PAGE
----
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Stop Octopus Farming in the Canary Islands

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Sponsor: Free The Ocean

A new octopus factory farm in the Canary Islands intends to raise and slaughter 1 million animals every year. Take a stand!


Millions of animals are killed in factory farms each year. Many factory farms raise livestock animals for slaughter, but a new plan threatens to introduce octopus to the same fate.

Spanish company Nueva Pescanova has invested €65 million to build the world's first commercial octopus farm in Las Palmas, Gran Canaria, Canary Islands, with the plan to begin selling octopuses in 20231.

Nueva Pescanova intends to supply the food and restaurant industry with 3,000 tons of octopi annually, planning to slaughter of about one million octopuses every year2.

Typically, octopi are killed by clubbing, cutting into their brains without anesthetic, asphyxiation in a net, and freezing in ice3. Scientists have recently been studying more gruesome methods of slaughter including giving octopi a chemical overdose, decapitation; or electrocution4.

Octopi are intelligent, inquisitive and sensitive. They learn to avoid sites where they have been hurt or threatened, and display strong negative behavioral changes when they are suffering5.

"It's probable that the octopus's reaction to pain is similar to a vertebrate. They can anticipate a painful, difficult, stressful situation and they can remember it," Jennifer Mather, PhD, an expert in the behavior of octopus and squid at the University of Lethbridge in Alberta, told Vice6. "There is absolutely no doubt that they feel pain."

Historically, octopus farms have struggled with high mortality rates, while wild-caught octopus can bring problems with aggression, cannibalism and self-mutilation to those captive populations2.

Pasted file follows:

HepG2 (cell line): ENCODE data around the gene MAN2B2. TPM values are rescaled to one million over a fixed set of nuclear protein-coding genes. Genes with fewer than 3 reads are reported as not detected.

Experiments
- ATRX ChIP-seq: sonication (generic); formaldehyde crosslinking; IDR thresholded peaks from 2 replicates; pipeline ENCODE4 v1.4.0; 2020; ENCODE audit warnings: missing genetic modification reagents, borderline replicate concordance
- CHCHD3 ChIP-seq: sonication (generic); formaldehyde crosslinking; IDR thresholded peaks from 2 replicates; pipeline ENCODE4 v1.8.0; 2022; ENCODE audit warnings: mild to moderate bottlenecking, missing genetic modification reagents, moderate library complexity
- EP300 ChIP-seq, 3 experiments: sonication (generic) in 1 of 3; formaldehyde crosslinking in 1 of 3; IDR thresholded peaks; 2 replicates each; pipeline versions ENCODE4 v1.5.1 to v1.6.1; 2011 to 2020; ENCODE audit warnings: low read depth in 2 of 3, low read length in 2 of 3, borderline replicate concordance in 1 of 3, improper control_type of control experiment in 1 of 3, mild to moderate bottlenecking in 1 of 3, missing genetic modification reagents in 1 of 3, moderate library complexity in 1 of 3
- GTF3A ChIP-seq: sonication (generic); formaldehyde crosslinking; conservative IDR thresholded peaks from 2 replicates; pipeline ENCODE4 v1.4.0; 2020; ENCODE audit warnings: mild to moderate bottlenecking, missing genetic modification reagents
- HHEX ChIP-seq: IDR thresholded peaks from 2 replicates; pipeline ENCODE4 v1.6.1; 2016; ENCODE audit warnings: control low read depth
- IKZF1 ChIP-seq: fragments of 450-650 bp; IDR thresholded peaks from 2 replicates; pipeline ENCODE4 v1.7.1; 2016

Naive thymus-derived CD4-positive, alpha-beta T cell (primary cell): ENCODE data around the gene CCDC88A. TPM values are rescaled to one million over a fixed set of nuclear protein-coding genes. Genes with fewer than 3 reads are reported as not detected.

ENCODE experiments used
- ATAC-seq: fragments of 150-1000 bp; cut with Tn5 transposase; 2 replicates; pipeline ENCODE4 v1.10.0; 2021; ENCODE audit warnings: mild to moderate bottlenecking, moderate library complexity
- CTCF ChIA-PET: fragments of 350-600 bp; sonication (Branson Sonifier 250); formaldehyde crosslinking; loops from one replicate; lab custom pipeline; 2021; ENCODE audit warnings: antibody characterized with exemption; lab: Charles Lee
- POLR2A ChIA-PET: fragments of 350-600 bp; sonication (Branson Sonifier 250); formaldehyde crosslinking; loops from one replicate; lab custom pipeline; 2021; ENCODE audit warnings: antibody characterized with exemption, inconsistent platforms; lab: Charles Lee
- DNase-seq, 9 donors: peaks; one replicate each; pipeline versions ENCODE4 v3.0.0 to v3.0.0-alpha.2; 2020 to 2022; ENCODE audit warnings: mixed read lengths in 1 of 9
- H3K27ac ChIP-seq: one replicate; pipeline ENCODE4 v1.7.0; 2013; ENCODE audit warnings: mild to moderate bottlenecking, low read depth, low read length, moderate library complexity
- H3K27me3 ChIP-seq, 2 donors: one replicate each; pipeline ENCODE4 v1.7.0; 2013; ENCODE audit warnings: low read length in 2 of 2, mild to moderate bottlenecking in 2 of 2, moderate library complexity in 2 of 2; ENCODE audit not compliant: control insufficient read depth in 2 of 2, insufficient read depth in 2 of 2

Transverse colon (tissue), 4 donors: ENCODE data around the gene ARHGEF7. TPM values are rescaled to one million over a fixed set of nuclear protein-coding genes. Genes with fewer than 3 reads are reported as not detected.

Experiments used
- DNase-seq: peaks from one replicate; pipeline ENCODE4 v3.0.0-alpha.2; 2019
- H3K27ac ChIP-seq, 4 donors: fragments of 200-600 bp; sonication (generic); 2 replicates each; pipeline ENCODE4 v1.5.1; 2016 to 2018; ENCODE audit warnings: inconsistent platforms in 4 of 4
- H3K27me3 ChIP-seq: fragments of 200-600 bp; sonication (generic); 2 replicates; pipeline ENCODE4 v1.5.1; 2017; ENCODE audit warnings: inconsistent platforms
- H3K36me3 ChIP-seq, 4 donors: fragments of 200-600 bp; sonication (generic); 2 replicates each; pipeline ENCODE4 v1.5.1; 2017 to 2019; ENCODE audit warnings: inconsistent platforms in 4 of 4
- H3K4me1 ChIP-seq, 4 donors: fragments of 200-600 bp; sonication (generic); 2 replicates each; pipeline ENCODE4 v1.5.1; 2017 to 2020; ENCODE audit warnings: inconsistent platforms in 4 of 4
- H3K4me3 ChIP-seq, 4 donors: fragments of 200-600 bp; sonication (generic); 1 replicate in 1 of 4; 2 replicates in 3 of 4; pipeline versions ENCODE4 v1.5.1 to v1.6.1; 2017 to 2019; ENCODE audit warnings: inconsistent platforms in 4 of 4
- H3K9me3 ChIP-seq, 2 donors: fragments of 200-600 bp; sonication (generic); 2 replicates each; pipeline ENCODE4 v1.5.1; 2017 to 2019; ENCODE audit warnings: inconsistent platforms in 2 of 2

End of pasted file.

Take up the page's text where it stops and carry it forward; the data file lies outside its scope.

An octopus farm in the Canary Islands would not only force thousands of octopi into a life of captivity and suffering but put more pressure on the ocean, disrupt marine ecosystems, and lead to the deaths of other marine life caught to feed the octopi7.

Octopus farming also contravenes the EU Strategic Aquaculture Guidelines because it will further deplete fish populations living in our oceans8.

Sign the petition and help us tell the governments of Spain and Gran Canaria to stop this octopus farm from operating!

More on this issue:

  1. Mike Mcrae, Science Alert (25 February 2022), "World's First Octopus Farm Planned For 2023 Is Raising Serious Ethical Concerns."
  2. Nathan Allen and Guillermo Martinez, Reuters (23 February 2022), "World's first octopus farm stirs ethical debate."
  3. Compassion in World Farming, "Octopus Factory Farming: A Recipe For Disaster."
  4. In Defense of Animals (5 October 2022), "MEDIA RELEASE: Scientists Call to Stop Octopus Farming for World Octopus Day."
  5. Sarah D'Angelo, Pain Research Forum (1 Jul 2021), "Octopuses Have Affective Pain Experience."
  6. Hillary Pollack, Vice (7 November 2015), "How An Octopus Feels When It's Eaten Alive."
  7. John Liang, Deeper Blue (12 May 2022), "Environmental Group Warns Against An Octopus Farm In The Canary Islands."
  8. European Commission, "Aquaculture guidelines."
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The Petition:

To the Secretary General of Fisheries of Spain, Spanish Ministry for Agriculture, Fishing, and Food, president of the Canary Islanda, president of the Cabildo de Gran Canaria, and the Regional Minister for Agriculture and Fisheries of the Canary Islands Government,

Your plan to allow Nueva Pescanova to establish an octopus farm in Las Palmas, Gran Canaria, Canary Islands could have a massive negative impact on the marine ecosystem surrounding the farm, as well as the community of the islands.

Nueva Pescanova intends to supply the food and restaurant industry with 3,000 tons of octopi annually, requiring the slaughter of about one million octopuses every year.

These intelligent and sensitive creatures will be killed by clubbing, cutting into their brains without anesthetic, asphyxiation in a net, freezing in ice. Some may even be killed by chemical overdose, decapitation; or electrocution.

Historically, octopus farms have struggled with high mortality rates, while wild-caught octopus can bring problems with aggression, cannibalism and self-mutilation to those captive populations.

Further, Nueva Pescanova does not clarify the methods and processes to avoid the filtration of potentially dangerous substances into the effluent or the concentration of ammonium, nitrite, nitrate and phosphorus, among other elements that can negatively affect the ecosystem.

It's clear that the planned octopus farm will not only force thousands of octopi into a life of captivity and suffering but put more pressure on the ocean, disrupt marine ecosystems, and lead to the deaths of other marine life caught to feed the octopi.

I implore you to make the right choice for our oceans and put an end to this inhumanity. Please ban octopus farming in the Canary Islands and halt the construction of the Nueva Pescanova.

Sincerely,

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Signatures: